I decided I wanted to include at least a few new songs within Nice Cuts. The idea for Detroit came about after a trip back there this spring to do some shows. I was just dumbstruck by how awful the place felt. The fact is that it hadn’t really changed all that much; it’s just that all the recent press which labels Detroit as the poster-child for the economic melt-down finally got to me. I started seeing the city as it really is;Â a tragedy of almost epic proportions. And then I thought of (of all places) Russia.
I have visited Russia several times over the years. Before during and after ‘the collapse’. They market a lot of amber there which is quite a metaphor; something very beautiful, but frozen in the past–and kinda delicate. That was Russia. The people were intensely proud, but it seemed as though they were oblivious to the fact that they were living in the past. All their ‘might’ was based on previous glories. People for hours to buy bread down the street from the Bolshoi Ballet. I now see Detroit like that–just substitute ‘Motown’ for ‘Tchaikovsky’ and ‘Rouge Stamping’ for ‘Petersburg’.
Now, as I live in Seattle and Dublin, two of the highest tech cities, I can never forget how great was Detroit. It’s art deco skyscrapers the most ornate of any in the world. It’s innovations and productivity the model for the entire world. After both great wars, Detroit was literally the engine of all our power. Yeah New York was where the money was and L.A. where the images were created, but Detroit was where America made things. ‘Made’. We made things.Â Things that were real. Things the whole world was envious. I submit that Detroit was the essence of all our pride andÂ everything that made America great. Made.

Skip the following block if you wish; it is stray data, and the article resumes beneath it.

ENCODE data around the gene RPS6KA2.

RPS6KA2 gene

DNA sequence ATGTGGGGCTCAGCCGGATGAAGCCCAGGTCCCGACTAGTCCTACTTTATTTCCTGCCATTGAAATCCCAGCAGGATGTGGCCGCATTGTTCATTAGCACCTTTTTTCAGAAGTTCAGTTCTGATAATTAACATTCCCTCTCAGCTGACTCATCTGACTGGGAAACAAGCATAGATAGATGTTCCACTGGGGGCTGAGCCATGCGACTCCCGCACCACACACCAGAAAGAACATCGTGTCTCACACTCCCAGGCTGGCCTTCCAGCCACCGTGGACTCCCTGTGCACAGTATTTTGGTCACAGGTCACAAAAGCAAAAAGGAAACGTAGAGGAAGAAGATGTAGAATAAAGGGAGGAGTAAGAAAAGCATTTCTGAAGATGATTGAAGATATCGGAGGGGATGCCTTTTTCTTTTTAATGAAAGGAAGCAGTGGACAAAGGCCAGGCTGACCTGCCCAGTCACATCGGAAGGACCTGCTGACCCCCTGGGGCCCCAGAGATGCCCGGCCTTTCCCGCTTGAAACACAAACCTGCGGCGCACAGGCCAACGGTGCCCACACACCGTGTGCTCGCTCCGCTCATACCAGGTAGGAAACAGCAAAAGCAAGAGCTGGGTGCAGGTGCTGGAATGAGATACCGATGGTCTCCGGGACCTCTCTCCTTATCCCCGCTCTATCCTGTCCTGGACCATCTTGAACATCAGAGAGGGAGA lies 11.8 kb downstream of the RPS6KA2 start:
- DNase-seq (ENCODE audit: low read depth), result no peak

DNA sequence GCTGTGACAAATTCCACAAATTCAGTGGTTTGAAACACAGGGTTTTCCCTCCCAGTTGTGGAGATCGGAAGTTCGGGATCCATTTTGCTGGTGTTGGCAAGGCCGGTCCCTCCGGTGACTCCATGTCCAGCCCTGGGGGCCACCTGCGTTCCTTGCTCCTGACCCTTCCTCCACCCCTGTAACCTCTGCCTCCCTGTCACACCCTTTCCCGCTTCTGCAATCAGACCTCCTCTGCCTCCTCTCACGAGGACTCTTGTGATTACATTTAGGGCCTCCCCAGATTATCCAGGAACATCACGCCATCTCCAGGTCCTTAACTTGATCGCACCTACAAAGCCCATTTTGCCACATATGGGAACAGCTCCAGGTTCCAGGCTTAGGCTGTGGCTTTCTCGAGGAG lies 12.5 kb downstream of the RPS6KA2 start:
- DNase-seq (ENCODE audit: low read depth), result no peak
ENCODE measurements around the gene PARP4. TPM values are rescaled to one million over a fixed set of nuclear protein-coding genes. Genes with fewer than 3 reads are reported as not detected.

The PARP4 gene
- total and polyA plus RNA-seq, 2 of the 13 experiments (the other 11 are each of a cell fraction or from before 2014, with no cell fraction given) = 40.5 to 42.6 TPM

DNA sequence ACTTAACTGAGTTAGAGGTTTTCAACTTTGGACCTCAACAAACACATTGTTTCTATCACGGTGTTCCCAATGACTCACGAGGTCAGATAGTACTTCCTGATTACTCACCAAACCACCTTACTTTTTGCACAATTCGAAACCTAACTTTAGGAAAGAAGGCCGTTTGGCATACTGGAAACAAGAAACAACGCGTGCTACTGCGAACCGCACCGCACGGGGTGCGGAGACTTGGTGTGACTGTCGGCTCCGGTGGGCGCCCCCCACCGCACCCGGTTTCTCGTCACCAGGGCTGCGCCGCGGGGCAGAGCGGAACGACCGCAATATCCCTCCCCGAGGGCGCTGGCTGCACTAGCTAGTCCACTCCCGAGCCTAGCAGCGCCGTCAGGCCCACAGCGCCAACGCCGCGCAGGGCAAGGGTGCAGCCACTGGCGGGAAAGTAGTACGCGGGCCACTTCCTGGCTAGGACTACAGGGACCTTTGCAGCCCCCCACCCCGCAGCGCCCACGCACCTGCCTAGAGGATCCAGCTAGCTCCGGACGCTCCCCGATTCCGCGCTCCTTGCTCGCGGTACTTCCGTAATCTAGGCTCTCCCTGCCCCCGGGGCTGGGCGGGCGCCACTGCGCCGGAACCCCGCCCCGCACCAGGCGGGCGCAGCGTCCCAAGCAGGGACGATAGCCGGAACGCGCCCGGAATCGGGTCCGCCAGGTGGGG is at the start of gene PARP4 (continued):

My uncle was once a docent at the Detroit Historical Museum. He took great pride in the city and loved to enlighten younger people at what the city once was. Before it became an icon of racism, then an emblem of street crime and finally a joke and a ghost town.
But the thing about Detroit is that the bones are still there. All the great buildings remain down town. And many of the houses in the tree lined boulevards still stand, though hollowed out and lonely amid fields of emptiness. So if you squint your eyes you can see how it once was.
This song is in three parts: the first the current anger brought on by over-reaching, pride, corruption and stupidity. The second a nostalgia for when we really were, from top to bottom, No. 1! The sadness that older folks must feel! For having built so much that once seemed so permanent. The finale is an elegy for fading greatness. General Motors was, to my generation, as permanent as Rome. Memento mori. Sic transit gloria mundi.
My hope is that this is the basis for a long form piece.